Jan 25, 2011
    Holland :)
    :apple:If you dont do any processor intensive things, i would say macbook or basemodel macbook pro. with pro, you get core i5, sd and many other things better than macbook.:apple:


    :apple: iPod touch, 3rd gen, about to buy 15" 2.2 GHz MBP 2011.
  4. Makosuke macrumors 603

    Aug 15, 2001
    The Cool Part of CA, USA
    Well, if it were me, I'd without question do #1. I got the 17" version of the MBP (with 5K hard drive, as I'm waiting for updated OWC SSDs to add one), and the quad 2.2 is RIDICULOUSLY fast. I actually have yet to really strain it even a little. The 27" screen has obvious advantages (I have a 27" iMac), and the IPS panel makes it preferable to even a matte MBP, but unless Apple goes all-in on the Mini, it's unlikely to be anywhere near as fast as the MBP.

    A single DP connection seems pretty minor in terms of docking a MBP with your monitor (if you use a wireless keyboard and mouse, there's nothing else to hook up), but that's obviously a matter of taste.

    That setup is actually very close to what I would consider my dream setup; I have a general-duty MBP that I use most of the time, a 27" iMac for "that desktop feel" and things that I need either a big screen or color accuracy for (although it's now actually slower than the laptop, which is impressive given that it's got a nearly 3GHz 4-core i7), and if I ever get my wife to okay it I'd love a MBA for ultraportability--the times I don't want to lug my 17" desktop replacement around. The iPad is great (my parents have one), but for what I do I think I'd get more use out of an Air. I also have an older mini that serves as a HTPC/server, but that's different from your intended use.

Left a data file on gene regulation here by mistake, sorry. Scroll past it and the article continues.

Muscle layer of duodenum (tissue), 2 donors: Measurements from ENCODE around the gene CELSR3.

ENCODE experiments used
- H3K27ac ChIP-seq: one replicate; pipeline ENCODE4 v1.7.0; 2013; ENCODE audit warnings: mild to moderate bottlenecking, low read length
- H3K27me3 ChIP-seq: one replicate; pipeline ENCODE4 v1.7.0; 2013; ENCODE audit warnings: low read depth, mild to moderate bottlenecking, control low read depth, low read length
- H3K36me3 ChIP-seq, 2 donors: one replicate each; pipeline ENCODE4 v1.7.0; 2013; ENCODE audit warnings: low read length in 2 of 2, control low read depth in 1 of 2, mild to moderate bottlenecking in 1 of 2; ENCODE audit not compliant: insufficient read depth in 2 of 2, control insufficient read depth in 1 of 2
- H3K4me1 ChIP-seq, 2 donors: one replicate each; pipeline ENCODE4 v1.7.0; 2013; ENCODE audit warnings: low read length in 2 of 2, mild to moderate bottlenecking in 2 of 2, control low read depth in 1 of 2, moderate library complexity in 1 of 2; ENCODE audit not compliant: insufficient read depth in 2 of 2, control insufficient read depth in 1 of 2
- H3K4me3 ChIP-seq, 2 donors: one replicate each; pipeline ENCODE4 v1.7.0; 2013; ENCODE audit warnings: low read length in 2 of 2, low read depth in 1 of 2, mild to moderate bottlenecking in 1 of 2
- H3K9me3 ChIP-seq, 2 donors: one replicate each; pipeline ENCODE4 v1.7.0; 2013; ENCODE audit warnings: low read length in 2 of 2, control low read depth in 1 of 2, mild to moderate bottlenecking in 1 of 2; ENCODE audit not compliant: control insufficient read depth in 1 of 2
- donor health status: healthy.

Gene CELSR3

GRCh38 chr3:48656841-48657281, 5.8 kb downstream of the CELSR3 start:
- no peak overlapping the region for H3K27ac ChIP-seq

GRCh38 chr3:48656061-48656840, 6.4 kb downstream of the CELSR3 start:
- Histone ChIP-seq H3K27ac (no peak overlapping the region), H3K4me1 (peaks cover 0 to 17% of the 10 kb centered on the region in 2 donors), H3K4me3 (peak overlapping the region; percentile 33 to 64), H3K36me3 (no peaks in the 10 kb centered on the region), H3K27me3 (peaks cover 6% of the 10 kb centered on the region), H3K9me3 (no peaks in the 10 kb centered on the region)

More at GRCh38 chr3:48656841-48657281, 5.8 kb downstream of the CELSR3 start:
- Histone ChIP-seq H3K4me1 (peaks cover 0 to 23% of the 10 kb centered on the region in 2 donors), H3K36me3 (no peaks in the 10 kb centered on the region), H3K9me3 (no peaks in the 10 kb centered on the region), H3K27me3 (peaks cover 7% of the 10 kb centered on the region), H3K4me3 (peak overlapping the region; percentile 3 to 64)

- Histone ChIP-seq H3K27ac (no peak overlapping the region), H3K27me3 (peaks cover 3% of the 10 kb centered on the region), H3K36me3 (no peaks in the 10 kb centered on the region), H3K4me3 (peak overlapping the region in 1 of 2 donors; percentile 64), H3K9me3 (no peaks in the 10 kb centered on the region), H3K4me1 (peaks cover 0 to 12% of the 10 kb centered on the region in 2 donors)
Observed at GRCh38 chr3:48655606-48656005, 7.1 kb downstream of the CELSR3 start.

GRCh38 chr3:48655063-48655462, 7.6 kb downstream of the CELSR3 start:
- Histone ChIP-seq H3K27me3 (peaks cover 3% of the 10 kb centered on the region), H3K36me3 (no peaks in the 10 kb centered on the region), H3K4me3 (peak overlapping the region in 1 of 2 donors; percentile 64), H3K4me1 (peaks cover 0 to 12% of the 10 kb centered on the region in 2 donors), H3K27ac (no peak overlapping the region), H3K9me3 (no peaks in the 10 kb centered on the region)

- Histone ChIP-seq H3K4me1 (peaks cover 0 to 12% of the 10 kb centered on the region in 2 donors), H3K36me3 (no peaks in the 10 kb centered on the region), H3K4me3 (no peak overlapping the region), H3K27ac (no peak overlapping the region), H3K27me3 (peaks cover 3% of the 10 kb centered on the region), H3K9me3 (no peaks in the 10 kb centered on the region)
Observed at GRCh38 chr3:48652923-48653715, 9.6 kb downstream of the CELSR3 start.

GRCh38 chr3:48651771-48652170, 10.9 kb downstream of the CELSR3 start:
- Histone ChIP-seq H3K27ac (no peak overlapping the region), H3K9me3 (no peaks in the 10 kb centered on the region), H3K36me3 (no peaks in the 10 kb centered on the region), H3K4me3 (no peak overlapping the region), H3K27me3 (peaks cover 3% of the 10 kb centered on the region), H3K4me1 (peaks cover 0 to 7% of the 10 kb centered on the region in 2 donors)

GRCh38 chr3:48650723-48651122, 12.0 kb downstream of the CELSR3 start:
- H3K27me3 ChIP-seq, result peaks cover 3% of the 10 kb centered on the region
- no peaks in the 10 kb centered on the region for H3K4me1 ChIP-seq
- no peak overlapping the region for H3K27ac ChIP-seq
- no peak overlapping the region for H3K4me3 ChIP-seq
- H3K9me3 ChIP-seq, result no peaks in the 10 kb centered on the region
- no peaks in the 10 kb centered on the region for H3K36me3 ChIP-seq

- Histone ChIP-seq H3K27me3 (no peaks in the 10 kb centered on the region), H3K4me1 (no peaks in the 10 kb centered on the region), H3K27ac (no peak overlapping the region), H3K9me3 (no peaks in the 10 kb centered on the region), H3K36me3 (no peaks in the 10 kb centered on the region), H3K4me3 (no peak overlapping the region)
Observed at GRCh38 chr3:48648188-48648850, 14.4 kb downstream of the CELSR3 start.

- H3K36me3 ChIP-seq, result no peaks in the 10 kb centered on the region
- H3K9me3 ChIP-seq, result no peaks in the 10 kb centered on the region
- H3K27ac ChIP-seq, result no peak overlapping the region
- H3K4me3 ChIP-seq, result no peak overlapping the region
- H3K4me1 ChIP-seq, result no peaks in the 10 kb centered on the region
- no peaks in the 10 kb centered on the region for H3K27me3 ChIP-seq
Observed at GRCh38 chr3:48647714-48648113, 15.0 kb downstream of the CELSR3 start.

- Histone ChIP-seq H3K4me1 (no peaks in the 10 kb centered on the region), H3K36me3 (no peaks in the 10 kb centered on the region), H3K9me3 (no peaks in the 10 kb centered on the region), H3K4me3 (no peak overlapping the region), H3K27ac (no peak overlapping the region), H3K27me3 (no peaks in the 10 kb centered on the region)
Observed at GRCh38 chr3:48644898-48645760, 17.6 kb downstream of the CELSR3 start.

Tip: You were probably planning on doing this anyway, but as soon as you order your MBP go to OWC and order yourself 8GB of RAM. 16GB apparently works, but is exorbitantly expensive, and probably will remain so for quite a while.
  5. Hercules thread starter macrumors newbie

    Mar 25, 2011
    What are the advantages/disadvantages of buying SSD through Apple?

    Does OWC SSD have TRIM support?
  6. Makosuke macrumors 603

    Aug 15, 2001
    The Cool Part of CA, USA
    I missed your additional question on this thread until just now, and you might no longer care about the answer, but:

    The OWC SSDs do have TRIM support, but far more importantly for using a Mac right now, since there won't be TRIM support until Lion, they do automatic garbage collection--VERY good automatic garbage collection. A professional photographer did a side-by-side comparison of several SSDs, writing and deleting massive amounts of data to measure performance over time, and the OWC SSD was the ONLY one he tested that didn't lose any performance at all over time. According to's reviews, they also don't seem to suffer from any of the periodic hiccups that a lot of SSDs do--the maximum time of an access is still quite low, while a lot of SSDs--cheaper ones and even some good ones--periodically have pauses ranging form a few hundred milliseconds to over a second.

    The advantage of buying an SSD from Apple direct are that it's pretty much guaranteed to work smoothly, it's covered under your stock warranty (and AppleCare, if you get it), you don't need to install it yourself, and in the case of the high-end current generation MBPs, the price difference between a 750GB 5400RPM hard drive and a 128GB SSD is only $100--quite reasonable. They're also reasonably good SSDs in general--quite fast, if not as blazing as OWC's, and they support TRIM when the OS eventually does.